It is part of the National Plan for Islands Protection to use marine renewable energy to improve the sustainability of remote islands.

At recent international Executive Committee meeting of Ocean Energy Systems (OES) in Guangzhou, the Chinese hosts announced their intention to deploy a 200 kW horizontal-axes turbine in the Pacific Ocean (East China Sea).

This project, being developed by Harbin Engineering University, is just one in a series of ocean energy projects that are being deployed along the coast of China with support from national R&D funding programs. It is part of the National Plan for Islands Protection to use marine renewable energy to improve the sustainability of remote islands.

Commenting on the Plan, Mr. Jos Luis Villate, Chairman of the OES said "Energy from the ocean is perpetual, renewable and carbon free, it is the perfect and obvious source of clean, renewable power for remote communities such as those of the islands off China. We are both delighted and impressed that the Chinese are looking to exploit this amazing resource".

The first 100 kW wave energy unit of the 500 kW demonstration project on Dawanshan Island, by Guangzhou Institute of Energy Conversion, was deployed on April 17. A 120 kW wave buoy developed by Shandong University has been operational nearly half a year operating off Hailv Island and a 10 kW wave device developed by Guangzhou Institute of Energy Conversion has been operational for 5 months near the Wanshan Island.

Ocean Thermal Energy Conversion (OTEC) uses the difference in temperature between deep water and surface water to generate power. It not only provides power but also clean drinking water and food. OTEC is another key area for development in China and a 15kW pilot plant was tested for 5 months in 2012.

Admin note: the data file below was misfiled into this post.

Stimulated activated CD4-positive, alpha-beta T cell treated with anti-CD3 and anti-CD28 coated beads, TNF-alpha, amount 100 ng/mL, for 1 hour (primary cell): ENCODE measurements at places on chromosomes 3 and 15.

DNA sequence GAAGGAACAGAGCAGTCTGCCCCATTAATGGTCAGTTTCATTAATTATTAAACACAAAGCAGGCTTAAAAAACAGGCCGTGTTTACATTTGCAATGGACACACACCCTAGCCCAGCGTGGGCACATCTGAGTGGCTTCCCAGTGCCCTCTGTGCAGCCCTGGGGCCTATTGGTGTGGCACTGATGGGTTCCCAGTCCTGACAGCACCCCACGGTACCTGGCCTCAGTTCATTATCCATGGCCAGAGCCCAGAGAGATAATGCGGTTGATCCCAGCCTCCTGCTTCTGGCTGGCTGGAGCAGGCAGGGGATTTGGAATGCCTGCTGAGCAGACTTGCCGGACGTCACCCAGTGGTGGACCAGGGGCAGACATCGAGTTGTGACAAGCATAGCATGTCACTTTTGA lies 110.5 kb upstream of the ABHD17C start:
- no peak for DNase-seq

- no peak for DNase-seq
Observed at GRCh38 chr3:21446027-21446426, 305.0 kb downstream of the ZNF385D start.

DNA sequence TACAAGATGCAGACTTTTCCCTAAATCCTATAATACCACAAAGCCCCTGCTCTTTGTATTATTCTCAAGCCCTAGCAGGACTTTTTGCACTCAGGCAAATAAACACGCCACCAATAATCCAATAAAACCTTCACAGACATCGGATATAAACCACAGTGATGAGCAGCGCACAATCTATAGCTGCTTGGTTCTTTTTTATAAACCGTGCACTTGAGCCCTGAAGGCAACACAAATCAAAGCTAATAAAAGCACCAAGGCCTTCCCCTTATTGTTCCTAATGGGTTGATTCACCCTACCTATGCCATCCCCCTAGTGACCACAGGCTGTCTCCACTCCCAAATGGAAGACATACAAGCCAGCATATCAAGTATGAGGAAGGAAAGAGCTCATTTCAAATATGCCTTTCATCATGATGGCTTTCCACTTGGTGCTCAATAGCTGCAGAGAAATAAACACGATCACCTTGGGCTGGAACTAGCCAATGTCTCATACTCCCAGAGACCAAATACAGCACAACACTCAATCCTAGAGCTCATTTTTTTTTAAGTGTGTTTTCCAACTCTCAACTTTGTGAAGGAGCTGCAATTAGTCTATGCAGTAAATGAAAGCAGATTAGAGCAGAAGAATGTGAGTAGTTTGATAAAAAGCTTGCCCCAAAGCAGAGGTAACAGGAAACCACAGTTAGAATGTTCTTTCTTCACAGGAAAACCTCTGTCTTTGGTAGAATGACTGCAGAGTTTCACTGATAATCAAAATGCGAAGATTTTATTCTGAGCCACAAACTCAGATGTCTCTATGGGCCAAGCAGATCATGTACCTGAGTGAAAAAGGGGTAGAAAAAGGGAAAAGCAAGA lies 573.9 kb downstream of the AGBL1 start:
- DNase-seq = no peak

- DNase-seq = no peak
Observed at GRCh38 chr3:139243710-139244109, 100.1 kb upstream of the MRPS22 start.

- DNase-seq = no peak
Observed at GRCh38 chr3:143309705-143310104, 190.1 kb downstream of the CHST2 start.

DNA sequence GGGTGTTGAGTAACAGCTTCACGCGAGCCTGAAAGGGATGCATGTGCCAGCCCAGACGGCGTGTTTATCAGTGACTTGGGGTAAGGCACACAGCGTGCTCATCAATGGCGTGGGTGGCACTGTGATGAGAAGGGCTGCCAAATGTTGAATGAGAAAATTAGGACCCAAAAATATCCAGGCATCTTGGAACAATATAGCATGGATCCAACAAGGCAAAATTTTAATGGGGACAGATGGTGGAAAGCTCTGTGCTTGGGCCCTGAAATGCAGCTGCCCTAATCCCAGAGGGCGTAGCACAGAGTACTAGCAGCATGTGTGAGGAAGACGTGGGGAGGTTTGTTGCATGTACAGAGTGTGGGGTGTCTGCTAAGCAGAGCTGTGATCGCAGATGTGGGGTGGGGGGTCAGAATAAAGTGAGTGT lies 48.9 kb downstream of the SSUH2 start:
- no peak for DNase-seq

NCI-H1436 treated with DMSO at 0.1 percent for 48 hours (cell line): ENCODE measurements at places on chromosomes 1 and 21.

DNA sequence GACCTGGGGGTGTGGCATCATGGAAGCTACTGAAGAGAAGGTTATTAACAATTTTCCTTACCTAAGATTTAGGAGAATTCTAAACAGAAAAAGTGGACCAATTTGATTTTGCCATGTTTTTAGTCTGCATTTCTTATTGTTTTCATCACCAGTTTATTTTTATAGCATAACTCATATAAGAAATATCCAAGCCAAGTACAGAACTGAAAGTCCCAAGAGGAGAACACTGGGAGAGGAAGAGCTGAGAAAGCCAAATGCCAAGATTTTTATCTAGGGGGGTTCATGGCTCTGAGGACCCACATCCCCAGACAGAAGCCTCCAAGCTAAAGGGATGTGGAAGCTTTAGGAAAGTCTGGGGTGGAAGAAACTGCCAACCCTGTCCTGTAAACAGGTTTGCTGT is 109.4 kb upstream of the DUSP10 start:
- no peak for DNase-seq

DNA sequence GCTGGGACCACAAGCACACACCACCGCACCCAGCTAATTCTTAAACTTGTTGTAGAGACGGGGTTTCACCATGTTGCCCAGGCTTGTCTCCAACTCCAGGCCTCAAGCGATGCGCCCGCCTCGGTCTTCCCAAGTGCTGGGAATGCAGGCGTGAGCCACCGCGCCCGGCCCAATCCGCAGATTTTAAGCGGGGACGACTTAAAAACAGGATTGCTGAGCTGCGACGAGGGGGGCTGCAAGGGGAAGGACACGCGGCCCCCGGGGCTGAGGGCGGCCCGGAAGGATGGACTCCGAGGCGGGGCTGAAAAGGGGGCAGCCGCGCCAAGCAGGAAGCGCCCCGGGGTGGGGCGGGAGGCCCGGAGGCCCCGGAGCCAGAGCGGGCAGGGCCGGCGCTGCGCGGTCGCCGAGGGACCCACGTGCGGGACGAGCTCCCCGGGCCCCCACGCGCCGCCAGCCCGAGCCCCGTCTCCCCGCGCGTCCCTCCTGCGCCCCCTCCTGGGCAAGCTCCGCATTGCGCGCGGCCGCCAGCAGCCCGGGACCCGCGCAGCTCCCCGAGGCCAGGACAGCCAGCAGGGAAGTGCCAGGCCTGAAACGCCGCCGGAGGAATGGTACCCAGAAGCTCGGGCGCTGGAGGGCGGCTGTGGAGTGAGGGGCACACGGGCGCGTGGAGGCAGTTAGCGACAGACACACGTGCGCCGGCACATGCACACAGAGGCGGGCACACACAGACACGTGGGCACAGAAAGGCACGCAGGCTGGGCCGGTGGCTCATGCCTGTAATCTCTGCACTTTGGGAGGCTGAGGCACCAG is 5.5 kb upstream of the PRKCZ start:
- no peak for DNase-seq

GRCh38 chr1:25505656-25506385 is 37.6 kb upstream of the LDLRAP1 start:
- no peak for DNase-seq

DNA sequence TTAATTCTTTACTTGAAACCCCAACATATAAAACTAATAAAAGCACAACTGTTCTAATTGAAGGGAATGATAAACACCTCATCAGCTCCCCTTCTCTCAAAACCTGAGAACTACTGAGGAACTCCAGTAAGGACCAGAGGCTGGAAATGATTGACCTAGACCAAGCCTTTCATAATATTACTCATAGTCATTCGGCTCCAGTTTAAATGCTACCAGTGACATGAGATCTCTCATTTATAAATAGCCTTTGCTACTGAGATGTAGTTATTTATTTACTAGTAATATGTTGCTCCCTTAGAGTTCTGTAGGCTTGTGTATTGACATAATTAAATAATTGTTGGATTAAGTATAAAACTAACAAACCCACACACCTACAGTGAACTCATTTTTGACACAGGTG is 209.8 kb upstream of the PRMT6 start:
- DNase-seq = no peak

In the Twelfth Five-Year Plan for Development of Marine Economy (2011-2015) the development of marine renewable energy is regarded as one of the key components of the emerging blue economy. In its support of these projects China is showing a clear political intention to exploit this vast natural resource of 'carbon zero', sustainable energy.

Through Ocean Energy Systems (OES), China is working with 20 other countries in collaborative research, development and demonstration of conversion technologies to harness energy from all forms of ocean renewable resources. These include tides, waves, currents, temperature gradient and salinity gradient for electricity generation. China has been a member of OES since 2011.


Ocean Energy Systems (OES), also known as the Implementing Agreement on Ocean Energy Systems is an intergovernmental collaboration between countries, which operates under a framework established by the International Energy Agency in Paris. Presently, the OES has 20 member countries with a number of other countries in the process of joining OES. For a full list of OES member countries and their latest activities in the field of ocean energy please refer to the attached appendices.

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